- - Tuesday, February 24, 2015

The United States has historically served as an important political and economic model for many western democracies. This includes its northern neighbor, Canada.

For example, many Canadian conservatives have been impressed with Fox News Channel’s enormous success. The network reaches more than 87 million U.S. households, according to Nielsen’s February 2015 coverage estimates. (This number could be higher, now that its dispute with the Dish Network has been resolved.)

That’s what inspired Kory Teneycke, former director of communication for Canadian Prime Minister Stephen Harper, to propose a similar concept, the Sun News Network. The owner was Pierre Karl Péladeau, CEO of Quebecor Inc. and (as you may have guessed) the Sun Media newspaper chain.

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Sun News was called “Fox News North” by its critics for taking a right-leaning spin on news coverage and political analysis. They wanted to replicate the Fox News model as a viable political alternative to Canada’s various liberal media organizations.

At the same time, the two networks were different.

Fox News shows are professionally done, from impressive set designs to visually stunning graphics. The owner, 21st Century Fox and Chairman/CEO Rupert Murdoch, provides critical funding to improve and enhance its programming. The hosts, including Bill O’Reilly, Sean Hannity, Megyn Kelly and Chris Wallace, are astute and entertaining. There’s a wide variety of intelligent contributors, including George F. Will, Charles Krauthammer, Juan Williams and Brit Hume.

As for Sun News, the experiment didn’t succeed. On Feb. 13, the network closed its doors after nearly 4 years on the air.

What happened?

Mr. Péladeau, unlike Mr. Murdoch, didn’t have limitless amounts of money. The sets and graphics suffered as a result. Sun News was way down on the TV dial, and was only offered in about 40% of all Canadian households. There was a lack of respect by the media - some of which was, most regrettably, self-created.

Its programs had average viewership numbers of around 8,000, which were very low by Canadian standards. The network was also a money pit: it lost $17 million CDN in 2012 and $14.8 million CDN in 2013, according to the Canadian Radio-television and Telecommunications Commission.

Meanwhile, there was another problem that Sun News couldn’t overcome.

Larger Canadian TV networks have received tens of millions of taxpayer dollars over the years, based on mandatory carriage by cable and satellite companies as well as a per-subscriber fee. The CBC, the country’s public broadcaster, also gets roughly $1 billion CDN in annual funding from the federal government.

Sun News received nothing. It failed in its attempt to get mandatory carriage, although the CRTC ruled that cable and satellite providers had to offer the network in its TV packages.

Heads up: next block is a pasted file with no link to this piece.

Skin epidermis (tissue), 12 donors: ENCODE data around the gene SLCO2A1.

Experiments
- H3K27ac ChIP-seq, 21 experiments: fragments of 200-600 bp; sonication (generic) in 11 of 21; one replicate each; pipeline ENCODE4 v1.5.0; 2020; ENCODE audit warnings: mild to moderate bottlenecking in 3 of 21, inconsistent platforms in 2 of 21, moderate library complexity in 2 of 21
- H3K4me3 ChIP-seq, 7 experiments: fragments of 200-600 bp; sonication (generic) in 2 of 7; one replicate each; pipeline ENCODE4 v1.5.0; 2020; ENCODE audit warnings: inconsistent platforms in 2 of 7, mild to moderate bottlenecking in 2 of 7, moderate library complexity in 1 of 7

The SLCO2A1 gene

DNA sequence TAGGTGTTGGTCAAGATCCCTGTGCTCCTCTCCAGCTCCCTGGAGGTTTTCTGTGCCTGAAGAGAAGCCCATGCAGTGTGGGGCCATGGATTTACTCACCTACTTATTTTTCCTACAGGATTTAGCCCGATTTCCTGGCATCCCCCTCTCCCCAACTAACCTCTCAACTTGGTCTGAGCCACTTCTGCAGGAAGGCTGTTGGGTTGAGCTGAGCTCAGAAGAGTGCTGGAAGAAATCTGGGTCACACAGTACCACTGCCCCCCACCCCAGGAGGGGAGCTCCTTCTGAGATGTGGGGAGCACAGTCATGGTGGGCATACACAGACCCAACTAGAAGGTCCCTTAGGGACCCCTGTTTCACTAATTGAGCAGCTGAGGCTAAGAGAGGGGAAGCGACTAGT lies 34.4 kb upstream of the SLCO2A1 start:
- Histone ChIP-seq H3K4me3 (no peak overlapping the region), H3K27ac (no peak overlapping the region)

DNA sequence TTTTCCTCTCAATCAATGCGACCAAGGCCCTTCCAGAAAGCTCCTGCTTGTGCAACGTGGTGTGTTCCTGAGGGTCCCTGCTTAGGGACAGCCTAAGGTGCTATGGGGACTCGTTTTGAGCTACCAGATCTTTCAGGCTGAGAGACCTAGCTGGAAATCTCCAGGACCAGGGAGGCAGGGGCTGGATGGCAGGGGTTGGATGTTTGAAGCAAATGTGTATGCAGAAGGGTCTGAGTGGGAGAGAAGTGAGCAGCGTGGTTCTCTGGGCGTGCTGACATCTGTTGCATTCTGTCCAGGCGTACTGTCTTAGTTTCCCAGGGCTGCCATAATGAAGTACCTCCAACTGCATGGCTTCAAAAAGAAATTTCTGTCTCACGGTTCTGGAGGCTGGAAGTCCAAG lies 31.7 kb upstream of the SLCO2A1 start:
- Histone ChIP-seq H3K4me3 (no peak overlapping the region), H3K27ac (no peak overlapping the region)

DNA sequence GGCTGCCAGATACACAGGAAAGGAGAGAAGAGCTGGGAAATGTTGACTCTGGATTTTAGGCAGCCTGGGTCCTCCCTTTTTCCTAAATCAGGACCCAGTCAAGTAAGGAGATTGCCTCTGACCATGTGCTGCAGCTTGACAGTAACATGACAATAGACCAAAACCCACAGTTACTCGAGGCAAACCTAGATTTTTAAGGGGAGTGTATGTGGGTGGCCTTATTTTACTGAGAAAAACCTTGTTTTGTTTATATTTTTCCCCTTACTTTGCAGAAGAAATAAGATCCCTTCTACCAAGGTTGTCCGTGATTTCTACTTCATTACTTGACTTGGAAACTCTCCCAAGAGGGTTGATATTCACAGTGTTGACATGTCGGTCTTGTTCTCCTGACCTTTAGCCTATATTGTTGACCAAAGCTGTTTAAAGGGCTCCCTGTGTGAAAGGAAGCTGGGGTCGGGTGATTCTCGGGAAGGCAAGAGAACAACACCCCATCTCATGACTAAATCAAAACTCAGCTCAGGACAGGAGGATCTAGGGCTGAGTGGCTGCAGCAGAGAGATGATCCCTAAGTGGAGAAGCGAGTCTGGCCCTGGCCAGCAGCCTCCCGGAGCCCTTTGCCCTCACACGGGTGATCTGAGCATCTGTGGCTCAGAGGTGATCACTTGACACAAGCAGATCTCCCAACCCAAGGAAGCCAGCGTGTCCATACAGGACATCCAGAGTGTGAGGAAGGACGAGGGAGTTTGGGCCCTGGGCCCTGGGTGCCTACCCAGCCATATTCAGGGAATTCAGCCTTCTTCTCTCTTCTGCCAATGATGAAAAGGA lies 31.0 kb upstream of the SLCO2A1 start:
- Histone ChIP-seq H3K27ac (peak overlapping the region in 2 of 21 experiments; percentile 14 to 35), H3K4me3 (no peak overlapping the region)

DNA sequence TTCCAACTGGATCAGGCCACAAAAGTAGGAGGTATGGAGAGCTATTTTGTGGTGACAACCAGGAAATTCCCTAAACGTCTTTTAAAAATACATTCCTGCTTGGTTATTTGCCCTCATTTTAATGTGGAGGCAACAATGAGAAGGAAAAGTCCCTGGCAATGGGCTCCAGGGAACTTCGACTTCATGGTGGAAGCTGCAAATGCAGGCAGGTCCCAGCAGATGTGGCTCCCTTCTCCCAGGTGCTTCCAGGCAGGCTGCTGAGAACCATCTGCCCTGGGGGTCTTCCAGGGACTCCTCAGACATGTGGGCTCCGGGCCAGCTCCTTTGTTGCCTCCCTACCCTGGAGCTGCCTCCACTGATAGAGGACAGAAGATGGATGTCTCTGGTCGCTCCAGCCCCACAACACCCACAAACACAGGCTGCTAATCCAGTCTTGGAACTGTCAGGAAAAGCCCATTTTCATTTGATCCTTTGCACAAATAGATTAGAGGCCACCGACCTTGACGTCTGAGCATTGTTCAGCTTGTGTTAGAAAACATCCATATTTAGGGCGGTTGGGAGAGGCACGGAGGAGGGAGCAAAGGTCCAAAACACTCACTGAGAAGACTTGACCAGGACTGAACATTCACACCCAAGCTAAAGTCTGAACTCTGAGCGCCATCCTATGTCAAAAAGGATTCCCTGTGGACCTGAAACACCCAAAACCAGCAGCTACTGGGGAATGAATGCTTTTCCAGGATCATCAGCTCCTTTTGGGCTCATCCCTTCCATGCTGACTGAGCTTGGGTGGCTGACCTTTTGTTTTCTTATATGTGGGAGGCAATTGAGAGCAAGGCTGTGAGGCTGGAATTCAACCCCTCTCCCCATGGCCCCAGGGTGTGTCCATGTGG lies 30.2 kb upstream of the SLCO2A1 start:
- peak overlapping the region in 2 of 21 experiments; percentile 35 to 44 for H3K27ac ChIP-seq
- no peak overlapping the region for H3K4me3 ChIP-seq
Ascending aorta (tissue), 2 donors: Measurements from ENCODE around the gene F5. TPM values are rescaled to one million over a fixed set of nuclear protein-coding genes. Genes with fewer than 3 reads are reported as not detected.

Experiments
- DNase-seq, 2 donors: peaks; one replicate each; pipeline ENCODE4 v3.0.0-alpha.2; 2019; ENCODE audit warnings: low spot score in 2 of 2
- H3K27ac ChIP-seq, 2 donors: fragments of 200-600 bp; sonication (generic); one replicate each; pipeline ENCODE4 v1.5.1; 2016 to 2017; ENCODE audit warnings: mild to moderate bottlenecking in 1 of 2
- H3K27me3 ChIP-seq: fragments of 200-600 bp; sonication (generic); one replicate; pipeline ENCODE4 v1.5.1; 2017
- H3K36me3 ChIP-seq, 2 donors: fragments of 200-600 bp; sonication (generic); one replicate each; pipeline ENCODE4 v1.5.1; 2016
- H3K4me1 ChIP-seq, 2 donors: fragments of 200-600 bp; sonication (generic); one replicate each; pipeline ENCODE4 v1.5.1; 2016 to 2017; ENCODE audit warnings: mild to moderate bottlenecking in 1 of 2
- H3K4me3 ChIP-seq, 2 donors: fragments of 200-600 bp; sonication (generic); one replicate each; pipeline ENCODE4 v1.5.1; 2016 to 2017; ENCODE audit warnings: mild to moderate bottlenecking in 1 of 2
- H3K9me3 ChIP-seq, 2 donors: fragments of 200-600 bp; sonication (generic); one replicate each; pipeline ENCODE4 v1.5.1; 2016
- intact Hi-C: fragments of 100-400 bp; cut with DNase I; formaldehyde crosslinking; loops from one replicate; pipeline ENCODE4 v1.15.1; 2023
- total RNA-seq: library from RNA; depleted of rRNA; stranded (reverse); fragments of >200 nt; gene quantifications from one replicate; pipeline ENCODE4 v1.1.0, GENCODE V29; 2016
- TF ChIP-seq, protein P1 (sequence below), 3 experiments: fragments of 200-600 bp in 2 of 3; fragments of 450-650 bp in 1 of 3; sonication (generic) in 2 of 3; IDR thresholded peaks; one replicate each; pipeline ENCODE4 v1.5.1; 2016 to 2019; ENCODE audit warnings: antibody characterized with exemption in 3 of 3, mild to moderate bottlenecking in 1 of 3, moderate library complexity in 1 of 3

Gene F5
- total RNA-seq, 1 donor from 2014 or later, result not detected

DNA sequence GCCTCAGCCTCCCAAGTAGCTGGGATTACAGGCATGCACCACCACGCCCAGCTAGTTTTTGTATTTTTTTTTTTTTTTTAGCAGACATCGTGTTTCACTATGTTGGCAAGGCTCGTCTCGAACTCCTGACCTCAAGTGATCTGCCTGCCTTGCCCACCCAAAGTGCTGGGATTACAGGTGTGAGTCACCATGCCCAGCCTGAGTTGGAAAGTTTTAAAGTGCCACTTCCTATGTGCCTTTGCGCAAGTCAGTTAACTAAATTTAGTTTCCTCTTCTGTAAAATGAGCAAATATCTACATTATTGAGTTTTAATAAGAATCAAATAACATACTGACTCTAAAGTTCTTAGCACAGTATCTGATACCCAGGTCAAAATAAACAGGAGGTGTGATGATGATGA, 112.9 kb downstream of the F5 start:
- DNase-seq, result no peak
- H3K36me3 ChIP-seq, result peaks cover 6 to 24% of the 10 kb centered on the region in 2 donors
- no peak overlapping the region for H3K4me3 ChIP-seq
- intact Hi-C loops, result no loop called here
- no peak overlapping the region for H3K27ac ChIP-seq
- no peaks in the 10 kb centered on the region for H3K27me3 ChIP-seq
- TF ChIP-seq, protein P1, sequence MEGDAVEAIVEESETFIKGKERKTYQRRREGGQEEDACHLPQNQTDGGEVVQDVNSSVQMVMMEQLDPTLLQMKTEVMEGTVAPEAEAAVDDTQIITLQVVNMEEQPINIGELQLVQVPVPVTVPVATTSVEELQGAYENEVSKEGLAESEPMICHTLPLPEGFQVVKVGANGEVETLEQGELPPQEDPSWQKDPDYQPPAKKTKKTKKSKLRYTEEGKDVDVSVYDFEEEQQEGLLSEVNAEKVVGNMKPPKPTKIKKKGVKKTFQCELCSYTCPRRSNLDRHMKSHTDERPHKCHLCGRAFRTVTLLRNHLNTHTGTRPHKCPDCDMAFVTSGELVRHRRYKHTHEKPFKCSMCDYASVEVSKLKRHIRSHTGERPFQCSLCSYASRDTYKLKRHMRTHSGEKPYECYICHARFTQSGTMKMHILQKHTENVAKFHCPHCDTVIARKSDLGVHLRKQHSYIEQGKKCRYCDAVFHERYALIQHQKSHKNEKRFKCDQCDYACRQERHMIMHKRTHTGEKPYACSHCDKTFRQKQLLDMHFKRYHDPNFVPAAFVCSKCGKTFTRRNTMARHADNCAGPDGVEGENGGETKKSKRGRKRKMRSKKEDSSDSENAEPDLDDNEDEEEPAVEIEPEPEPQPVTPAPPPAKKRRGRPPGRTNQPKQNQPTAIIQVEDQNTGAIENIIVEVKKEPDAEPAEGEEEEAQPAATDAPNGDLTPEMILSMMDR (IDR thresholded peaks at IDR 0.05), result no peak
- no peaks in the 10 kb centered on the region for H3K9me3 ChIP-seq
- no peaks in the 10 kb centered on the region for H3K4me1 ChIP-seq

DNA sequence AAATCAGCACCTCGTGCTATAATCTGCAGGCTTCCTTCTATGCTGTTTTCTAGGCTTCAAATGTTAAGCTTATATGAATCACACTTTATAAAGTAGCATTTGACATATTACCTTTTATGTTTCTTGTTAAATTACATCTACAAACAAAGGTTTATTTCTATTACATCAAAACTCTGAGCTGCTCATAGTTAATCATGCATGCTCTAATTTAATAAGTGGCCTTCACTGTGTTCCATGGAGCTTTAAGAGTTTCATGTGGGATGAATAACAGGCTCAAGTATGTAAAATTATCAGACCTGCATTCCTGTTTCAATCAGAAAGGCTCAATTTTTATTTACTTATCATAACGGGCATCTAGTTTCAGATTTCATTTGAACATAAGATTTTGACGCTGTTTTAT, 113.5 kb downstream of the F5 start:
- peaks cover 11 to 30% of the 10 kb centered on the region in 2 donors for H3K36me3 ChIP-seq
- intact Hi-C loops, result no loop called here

Unfortunately, it came too late. The Sun was about to permanently set.

This led to a temporary restructuring of conservative punditry on Canadian TV. There were very few of us left once the dust settled. I’m one of them, since I appear weekly as a political pundit on CTV News Channel. Other talented commentators include Gerry Nicholls, Marni Soupcoff, Alise Mills, Keith Beardsley, and former Sun News host Jerry Agar.

As well, the chances of another small “c” conservative TV network in Canada starting up is very remote. There is no money to be made, and this type of vanity project isn’t in high demand.

Hence, some Canadian conservatives are exploring another U.S.-inspired model: promoting their ideas on the Internet.

A new conservative website, The Rebel, has just started up. Three former Sun News hosts - Michael Coren, Brian Lilley, and the driving force, Ezra Levant - are releasing regular videos of political commentary. They’re trying to pattern it after Glenn Beck’s successful and influential website, The Blaze. (Another website, True North Report, co-founded by former Sun News reporter Faith Goldy, is also being developed.)

It’s too early to tell whether The Rebel will succeed. It’s certainly an ambitious project. Alas, the deep American pockets needed to fund these types of business ventures are rarely found in Canada.

At the same time, there are no timelines or guidelines to follow on The Rebel. There are no regulatory bodies that can restrict free speech and free thought. The videos can be viewed at any time. The website currently has free content, and could eventually offer paid content for subscribers.

Canadian conservatives will survive on TV, and live to fight another day. There are also exciting new possibilities waiting to be discovered on the Internet, too.

Thanks, America. We owe you, again.

Michael Taube is a Washington Times columnist and former speechwriter with Canadian Prime Minister Stephen Harper.

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